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LIST: UNDERWATER ACCOMMODATION

These are existing or planned underwater hotels where you can literally "sleep with the fishes". There were more of them, but these are often ambitious technical projects that struggle to get off the ground... or rather, under the water.
Poseidon Undersea Resort

Fiji
Not yet built. The original plan (2006) was to build a Poseidon resort 16 metres underwater off the island of Eleuthera in the Bahamas. Now the location is slated to be a private island in Fiji. The modular plan is for around 20 air-conditioned, humidity-controlled pods with reinforced transparent walls, each a 5-star luxury suite, reachable by lifts from the surface. Guests will be able to lie in bed, or in a jacuzzi, and watch the marine activities on the surrounding reef. Other facilities in the original version included a revolving sea-floor restaurant, a library/lounge/conference room, and for certfied divers, a lock out chamber and moon pool combination so that they can go for a swim around the hotel grounds.
Utter Inn

Sweden
A single (quite nicely decorated) room suspended under a pontoon 1km out in the middle of Lake Mälaren in Västerås, Sweden. The floating pontoon has a small hut and a deck from which to fish, swim, kayak, etc. You climb down a ladder to the bedroom which contains only twin beds and a table. Meals are delivered by boat. It doesn't have a website but Unusual Hotels of the World sell it and The Guardian has been there.
Update: They do now have a site for the underwater room concept and have opened a new one off Zanzibar. See Manta Resort (above).
Jules' Undersea Lodge

Florida Keys
The original underwater hotel, and still going strong. The air-conditioned 'hotel' located just of Key Largo is the size of a large caravan. It has two bedrooms, a kitchen, toilet, shower, and plenty of creature comforts such as books, VCR, stereo, etc. The only downside is that you have to be a certfied diver to stay there because to get to it you need to dive down 21 feet and enter through a moon pool opening at the bottom of the habitat.

Notes

  • The Niyama resort in the Maldives has opened (Oct 2012) a new undersea nightclub. Subsix lies half a kilometre off the beach and six metres underwater. On the surface there's a restaurant and bar.
  • Conrad Maldives Rangali resort has an all-glass undersea restaurant (opened in April 2005 when it was a Hilton). The Ithaa restaurant sits 5 meters below the waves of the Indian Ocean, surrounded by a coral reef and encased in clear acrylic offering diners 270-degrees of panoramic underwater views. It is reached by a wooden walkway from the nearby over-water Sunset Grill Restaurant. Diners begin their meal with drinks on a specially constructed deck over the ocean and then descend to the restaurant via a spiral staircase where the à la carte menu is served. The 5 x 9-metre transparent arch, which spans the entire room, seats 14 people and is set with the resort’s reef one side, and a clear lagoon on the other.
  • Huvafen Fushi resort in the Maldives has an underwater spa. The resort is built over its on lagoon and two of the spa's eight treatment rooms are underwater.
  • The French architect Jacques Rougerie constructed three underwater habitats between 1977 and 1981, though none ever made it into the water. He has also designed an undersea village for the Virgin Islands that has yet to be realised. (He is currently working on SeaOrbiter a giant drifting buoy with pressurised accommodation for 18 crew & researchers. 31 metres of its 51 metre height will hang below the surface. Its first mission, in the Gulf Stream, is scheduled for 2008.)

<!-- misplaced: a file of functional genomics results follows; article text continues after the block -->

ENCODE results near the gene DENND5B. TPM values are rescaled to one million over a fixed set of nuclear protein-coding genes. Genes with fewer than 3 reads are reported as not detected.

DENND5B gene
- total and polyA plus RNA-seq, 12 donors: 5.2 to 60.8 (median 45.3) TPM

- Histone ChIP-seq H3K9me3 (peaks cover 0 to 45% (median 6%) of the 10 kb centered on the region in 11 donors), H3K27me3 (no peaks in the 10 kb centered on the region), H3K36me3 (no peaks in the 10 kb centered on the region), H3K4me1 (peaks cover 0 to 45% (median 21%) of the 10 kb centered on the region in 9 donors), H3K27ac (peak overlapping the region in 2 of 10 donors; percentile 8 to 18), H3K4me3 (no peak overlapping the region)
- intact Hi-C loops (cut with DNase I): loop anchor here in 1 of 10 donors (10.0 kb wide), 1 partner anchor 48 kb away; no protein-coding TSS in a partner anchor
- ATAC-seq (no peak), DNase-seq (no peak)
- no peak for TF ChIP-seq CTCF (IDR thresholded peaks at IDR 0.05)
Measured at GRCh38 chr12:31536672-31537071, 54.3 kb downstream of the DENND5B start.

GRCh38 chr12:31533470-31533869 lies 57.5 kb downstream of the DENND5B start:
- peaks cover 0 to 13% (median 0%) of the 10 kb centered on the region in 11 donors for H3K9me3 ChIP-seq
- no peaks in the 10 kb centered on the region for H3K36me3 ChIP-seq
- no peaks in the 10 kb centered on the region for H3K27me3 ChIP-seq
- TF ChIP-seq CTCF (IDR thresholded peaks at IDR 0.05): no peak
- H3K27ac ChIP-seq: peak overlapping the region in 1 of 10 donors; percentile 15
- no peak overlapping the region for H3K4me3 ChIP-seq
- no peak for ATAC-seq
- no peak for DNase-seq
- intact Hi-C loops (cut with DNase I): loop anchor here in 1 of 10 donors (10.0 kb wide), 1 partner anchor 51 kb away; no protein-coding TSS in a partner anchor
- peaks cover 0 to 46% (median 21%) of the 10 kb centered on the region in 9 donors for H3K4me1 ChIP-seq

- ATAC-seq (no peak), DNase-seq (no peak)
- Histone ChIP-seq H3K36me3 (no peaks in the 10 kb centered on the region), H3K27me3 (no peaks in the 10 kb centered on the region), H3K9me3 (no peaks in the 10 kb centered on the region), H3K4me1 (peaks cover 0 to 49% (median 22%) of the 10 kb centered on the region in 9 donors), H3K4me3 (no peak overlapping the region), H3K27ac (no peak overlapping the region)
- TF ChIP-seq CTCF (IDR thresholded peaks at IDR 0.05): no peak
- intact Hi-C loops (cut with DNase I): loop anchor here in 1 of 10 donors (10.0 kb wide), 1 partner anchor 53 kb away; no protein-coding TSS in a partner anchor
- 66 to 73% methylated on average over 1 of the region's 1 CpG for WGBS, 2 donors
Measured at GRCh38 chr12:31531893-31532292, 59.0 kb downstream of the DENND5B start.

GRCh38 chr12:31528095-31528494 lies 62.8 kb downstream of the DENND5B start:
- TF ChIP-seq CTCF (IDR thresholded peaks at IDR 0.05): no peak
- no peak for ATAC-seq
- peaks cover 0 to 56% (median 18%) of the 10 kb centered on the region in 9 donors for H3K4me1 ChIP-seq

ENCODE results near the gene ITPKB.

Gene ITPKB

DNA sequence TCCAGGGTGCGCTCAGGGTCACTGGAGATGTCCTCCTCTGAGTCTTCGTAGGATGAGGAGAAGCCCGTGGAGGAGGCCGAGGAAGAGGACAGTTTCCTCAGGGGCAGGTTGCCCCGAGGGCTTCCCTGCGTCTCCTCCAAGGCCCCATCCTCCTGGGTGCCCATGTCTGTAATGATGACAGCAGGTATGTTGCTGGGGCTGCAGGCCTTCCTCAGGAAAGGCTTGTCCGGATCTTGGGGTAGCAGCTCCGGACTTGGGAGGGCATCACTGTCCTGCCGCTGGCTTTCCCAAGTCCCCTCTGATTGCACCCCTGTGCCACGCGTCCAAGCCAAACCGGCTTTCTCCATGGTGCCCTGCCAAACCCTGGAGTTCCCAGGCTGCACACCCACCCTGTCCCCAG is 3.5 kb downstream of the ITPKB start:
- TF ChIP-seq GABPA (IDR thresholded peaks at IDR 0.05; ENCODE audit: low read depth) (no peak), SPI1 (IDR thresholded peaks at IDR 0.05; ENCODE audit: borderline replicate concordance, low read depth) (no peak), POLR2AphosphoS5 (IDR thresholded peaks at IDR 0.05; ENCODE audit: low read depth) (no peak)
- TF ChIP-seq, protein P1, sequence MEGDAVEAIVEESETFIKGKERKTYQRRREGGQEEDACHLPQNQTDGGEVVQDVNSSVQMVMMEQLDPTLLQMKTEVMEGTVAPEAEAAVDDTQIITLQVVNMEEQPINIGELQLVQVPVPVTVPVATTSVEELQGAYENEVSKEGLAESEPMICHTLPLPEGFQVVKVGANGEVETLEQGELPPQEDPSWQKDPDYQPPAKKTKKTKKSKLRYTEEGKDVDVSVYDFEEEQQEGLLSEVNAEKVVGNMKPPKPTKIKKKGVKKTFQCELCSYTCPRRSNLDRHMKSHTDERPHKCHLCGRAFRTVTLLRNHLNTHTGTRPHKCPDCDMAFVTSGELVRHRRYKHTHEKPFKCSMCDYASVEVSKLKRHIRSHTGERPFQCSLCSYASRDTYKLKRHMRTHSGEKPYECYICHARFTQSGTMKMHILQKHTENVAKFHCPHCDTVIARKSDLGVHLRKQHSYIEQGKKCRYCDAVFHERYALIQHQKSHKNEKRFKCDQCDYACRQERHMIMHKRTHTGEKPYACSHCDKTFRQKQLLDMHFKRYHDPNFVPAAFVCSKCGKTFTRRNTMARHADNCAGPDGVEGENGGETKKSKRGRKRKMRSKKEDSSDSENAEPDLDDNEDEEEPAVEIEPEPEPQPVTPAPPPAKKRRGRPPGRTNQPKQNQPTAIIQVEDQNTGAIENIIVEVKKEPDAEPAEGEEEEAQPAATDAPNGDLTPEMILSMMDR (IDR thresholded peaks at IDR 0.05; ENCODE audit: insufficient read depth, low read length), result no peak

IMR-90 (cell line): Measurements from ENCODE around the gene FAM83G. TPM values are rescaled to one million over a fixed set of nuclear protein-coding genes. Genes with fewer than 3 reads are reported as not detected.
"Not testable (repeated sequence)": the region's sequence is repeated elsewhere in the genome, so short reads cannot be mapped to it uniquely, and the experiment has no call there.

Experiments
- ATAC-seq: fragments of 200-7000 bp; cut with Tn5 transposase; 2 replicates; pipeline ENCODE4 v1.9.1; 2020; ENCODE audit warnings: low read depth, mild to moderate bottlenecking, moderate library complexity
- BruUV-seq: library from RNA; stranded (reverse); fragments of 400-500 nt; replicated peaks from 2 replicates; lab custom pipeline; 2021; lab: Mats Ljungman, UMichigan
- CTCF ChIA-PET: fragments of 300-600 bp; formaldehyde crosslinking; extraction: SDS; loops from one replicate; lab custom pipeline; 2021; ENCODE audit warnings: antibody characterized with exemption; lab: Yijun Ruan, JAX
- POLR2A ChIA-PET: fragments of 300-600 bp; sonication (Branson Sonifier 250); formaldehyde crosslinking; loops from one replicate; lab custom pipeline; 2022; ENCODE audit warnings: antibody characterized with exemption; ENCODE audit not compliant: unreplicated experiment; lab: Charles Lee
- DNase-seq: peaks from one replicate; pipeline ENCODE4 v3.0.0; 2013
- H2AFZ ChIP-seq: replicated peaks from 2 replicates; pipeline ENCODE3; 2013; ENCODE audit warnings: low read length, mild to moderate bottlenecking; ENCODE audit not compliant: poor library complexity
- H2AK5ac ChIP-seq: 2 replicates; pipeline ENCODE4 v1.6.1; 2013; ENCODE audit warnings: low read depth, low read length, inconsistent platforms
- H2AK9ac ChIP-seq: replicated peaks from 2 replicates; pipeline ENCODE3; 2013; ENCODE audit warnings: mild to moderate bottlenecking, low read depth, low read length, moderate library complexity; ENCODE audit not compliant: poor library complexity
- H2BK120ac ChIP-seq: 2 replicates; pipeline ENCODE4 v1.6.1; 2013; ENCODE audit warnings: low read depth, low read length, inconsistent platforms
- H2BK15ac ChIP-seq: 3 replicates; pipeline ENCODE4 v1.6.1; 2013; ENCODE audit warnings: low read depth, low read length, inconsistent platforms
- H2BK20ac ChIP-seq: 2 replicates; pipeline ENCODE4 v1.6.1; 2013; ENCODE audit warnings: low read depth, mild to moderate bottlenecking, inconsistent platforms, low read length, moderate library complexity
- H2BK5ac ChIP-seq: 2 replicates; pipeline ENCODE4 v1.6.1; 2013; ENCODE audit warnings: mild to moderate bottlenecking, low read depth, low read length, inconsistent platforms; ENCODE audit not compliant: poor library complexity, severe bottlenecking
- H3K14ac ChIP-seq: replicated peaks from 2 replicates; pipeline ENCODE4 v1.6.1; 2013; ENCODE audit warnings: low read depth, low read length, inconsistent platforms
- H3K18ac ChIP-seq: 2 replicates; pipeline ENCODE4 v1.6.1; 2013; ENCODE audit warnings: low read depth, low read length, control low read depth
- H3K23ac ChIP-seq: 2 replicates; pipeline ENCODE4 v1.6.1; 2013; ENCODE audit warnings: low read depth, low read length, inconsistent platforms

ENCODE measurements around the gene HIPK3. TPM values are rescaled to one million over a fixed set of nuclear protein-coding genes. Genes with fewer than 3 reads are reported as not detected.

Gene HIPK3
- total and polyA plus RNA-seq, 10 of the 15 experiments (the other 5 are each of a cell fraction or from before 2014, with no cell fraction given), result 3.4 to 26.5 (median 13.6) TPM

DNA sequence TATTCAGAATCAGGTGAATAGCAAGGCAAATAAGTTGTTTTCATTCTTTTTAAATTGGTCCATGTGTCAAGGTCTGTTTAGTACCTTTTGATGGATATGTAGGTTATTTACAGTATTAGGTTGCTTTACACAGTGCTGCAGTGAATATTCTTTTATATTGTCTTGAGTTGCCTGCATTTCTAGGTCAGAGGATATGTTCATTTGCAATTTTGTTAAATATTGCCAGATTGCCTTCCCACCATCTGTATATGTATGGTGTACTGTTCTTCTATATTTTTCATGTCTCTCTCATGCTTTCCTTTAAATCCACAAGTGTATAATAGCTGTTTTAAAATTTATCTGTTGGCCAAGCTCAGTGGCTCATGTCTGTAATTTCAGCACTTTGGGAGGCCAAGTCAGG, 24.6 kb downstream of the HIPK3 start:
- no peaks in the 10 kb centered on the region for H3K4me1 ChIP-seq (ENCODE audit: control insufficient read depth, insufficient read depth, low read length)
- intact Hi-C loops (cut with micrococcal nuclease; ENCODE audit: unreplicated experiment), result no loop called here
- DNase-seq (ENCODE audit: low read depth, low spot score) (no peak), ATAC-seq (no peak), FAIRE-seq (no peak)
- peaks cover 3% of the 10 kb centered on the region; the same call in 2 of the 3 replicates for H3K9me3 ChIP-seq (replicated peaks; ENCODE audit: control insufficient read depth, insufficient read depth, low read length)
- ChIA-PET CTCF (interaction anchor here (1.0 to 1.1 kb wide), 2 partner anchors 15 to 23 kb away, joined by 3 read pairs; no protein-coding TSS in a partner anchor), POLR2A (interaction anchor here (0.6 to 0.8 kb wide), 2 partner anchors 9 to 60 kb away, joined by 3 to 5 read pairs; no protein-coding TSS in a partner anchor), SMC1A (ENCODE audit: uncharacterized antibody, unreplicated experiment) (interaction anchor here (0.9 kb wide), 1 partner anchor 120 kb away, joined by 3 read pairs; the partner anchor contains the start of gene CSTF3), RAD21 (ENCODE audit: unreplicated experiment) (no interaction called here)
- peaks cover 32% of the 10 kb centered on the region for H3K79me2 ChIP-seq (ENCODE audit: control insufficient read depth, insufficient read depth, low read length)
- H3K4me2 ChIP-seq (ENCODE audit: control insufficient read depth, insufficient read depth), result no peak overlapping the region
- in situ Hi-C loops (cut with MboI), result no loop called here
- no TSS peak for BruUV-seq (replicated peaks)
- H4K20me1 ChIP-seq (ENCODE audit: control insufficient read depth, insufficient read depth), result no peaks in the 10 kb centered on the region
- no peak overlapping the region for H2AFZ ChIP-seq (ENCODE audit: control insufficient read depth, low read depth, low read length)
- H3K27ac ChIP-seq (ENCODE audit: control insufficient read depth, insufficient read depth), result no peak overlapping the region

• Hydropolis. There was a plan in 2006 to build an entire underwater hotel complex off Jumeirah Beach in Dubai called Hydropolis. It was delayed in 2008, and the project, along with many others in Dubai since the economic downturn, looks unlikely. A shame because the hotel resembled the underwater alien shapes in the sci-fi movie 'The Abyss' (its German designer called the architectural style "Biogenetic"). It was designed to sit half underwater and half exposed in its own 20-metre trough, connected to a reception building on the land by an electric train running in a tube. In addition to the 220 suites each costing around £3,500 per night, the complex would have housed several restaurants, a ballroom, a cinema, conference facilities, a cosmetic surgery clinic, and a spa specialising in hydrotherapy treatments. The above water exterior sections which would have provided artificial beach platforms, swimming pools and bars would be hidden from prying eyes by a curtain of waterfalls, that would also generate a fine mist helping to reduce the temperature around the hotel. A 2010 Gizmodo post has some images.

    In April 2006 the China News agency reported that an underwater hotel was planned to be built in 2009 in Qingdao, a city of Shandong Province in North China, by the same company, Crescent Hydropolis Resorts. This hotel would have combined public rooms and facilities on land (60%) with 390 suites, a spa and rotating restaurant up to 25 metres underwater. There is no news on the state of this project.
  • An underwater, or at least partially underwater, casino resort called 'City of Dreams' was planned for Macau in 2008, by a local casino company, Melco International Development. The resort would have had have three hotels totalling over 2,000 rooms, a theatre complex and an underwater casino. That project has gone quiet too.

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